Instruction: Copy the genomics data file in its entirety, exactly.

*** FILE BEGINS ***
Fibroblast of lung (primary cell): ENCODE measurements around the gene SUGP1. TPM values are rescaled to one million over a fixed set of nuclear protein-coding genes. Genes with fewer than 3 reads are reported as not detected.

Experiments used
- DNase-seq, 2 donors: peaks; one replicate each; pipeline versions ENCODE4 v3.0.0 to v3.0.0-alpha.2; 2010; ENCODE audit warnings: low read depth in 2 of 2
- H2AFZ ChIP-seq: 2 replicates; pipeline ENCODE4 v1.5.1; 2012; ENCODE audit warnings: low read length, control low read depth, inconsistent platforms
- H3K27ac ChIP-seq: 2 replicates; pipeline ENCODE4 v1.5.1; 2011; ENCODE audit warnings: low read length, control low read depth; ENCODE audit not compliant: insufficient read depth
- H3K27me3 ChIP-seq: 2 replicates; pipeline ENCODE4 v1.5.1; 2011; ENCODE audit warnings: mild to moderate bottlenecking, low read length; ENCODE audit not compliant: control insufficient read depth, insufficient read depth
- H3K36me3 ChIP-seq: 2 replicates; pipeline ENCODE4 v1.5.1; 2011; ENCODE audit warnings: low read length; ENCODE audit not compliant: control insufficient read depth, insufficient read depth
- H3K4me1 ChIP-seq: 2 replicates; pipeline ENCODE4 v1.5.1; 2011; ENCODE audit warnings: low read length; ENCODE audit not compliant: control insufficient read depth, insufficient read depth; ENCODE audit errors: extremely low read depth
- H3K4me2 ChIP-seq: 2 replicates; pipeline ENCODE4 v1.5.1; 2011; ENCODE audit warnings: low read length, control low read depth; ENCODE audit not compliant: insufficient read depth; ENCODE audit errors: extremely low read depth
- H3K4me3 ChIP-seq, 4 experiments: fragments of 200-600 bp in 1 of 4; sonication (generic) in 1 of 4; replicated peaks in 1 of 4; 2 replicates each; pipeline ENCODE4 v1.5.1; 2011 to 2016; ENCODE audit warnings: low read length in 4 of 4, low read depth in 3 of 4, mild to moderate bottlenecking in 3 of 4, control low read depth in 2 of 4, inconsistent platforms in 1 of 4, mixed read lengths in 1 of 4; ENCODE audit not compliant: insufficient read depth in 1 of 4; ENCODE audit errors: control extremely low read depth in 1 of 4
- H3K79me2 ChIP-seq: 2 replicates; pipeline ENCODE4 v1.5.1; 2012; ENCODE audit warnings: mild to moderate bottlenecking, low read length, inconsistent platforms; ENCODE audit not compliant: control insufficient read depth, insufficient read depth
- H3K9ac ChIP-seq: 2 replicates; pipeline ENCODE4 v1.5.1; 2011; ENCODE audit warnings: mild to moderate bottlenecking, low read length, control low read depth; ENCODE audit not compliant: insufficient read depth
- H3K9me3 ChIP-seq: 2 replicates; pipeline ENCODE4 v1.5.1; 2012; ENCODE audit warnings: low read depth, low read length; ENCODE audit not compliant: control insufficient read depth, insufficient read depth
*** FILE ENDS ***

Fibroblast of lung (primary cell): ENCODE measurements around the gene SUGP1. TPM values are rescaled to one million over a fixed set of nuclear protein-coding genes. Genes with fewer than 3 reads are reported as not detected.

Experiments used
- DNase-seq, 2 donors: peaks; one replicate each; pipeline versions ENCODE4 v3.0.0 to v3.0.0-alpha.2; 2010; ENCODE audit warnings: low read depth in 2 of 2
- H2AFZ ChIP-seq: 2 replicates; pipeline ENCODE4 v1.5.1; 2012; ENCODE audit warnings: low read length, control low read depth, inconsistent platforms
- H3K27ac ChIP-seq: 2 replicates; pipeline ENCODE4 v1.5.1; 2011; ENCODE audit warnings: low read length, control low read depth; ENCODE audit not compliant: insufficient read depth
- H3K27me3 ChIP-seq: 2 replicates; pipeline ENCODE4 v1.5.1; 2011; ENCODE audit warnings: mild to moderate bottlenecking, low read length; ENCODE audit not compliant: control insufficient read depth, insufficient read depth
- H3K36me3 ChIP-seq: 2 replicates; pipeline ENCODE4 v1.5.1; 2011; ENCODE audit warnings: low read length; ENCODE audit not compliant: control insufficient read depth, insufficient read depth
- H3K4me1 ChIP-seq: 2 replicates; pipeline ENCODE4 v1.5.1; 2011; ENCODE audit warnings: low read length; ENCODE audit not compliant: control insufficient read depth, insufficient read depth; ENCODE audit errors: extremely low read depth
- H3K4me2 ChIP-seq: 2 replicates; pipeline ENCODE4 v1.5.1; 2011; ENCODE audit warnings: low read length, control low read depth; ENCODE audit not compliant: insufficient read depth; ENCODE audit errors: extremely low read depth
- H3K4me3 ChIP-seq, 4 experiments: fragments of 200-600 bp in 1 of 4; sonication (generic) in 1 of 4; replicated peaks in 1 of 4; 2 replicates each; pipeline ENCODE4 v1.5.1; 2011 to 2016; ENCODE audit warnings: low read length in 4 of 4, low read depth in 3 of 4, mild to moderate bottlenecking in 3 of 4, control low read depth in 2 of 4, inconsistent platforms in 1 of 4, mixed read lengths in 1 of 4; ENCODE audit not compliant: insufficient read depth in 1 of 4; ENCODE audit errors: control extremely low read depth in 1 of 4
- H3K79me2 ChIP-seq: 2 replicates; pipeline ENCODE4 v1.5.1; 2012; ENCODE audit warnings: mild to moderate bottlenecking, low read length, inconsistent platforms; ENCODE audit not compliant: control insufficient read depth, insufficient read depth
- H3K9ac ChIP-seq: 2 replicates; pipeline ENCODE4 v1.5.1; 2011; ENCODE audit warnings: mild to moderate bottlenecking, low read length, control low read depth; ENCODE audit not compliant: insufficient read depth
- H3K9me3 ChIP-seq: 2 replicates; pipeline ENCODE4 v1.5.1; 2012; ENCODE audit warnings: low read depth, low read length; ENCODE audit not compliant: control insufficient read depth, insufficient read depth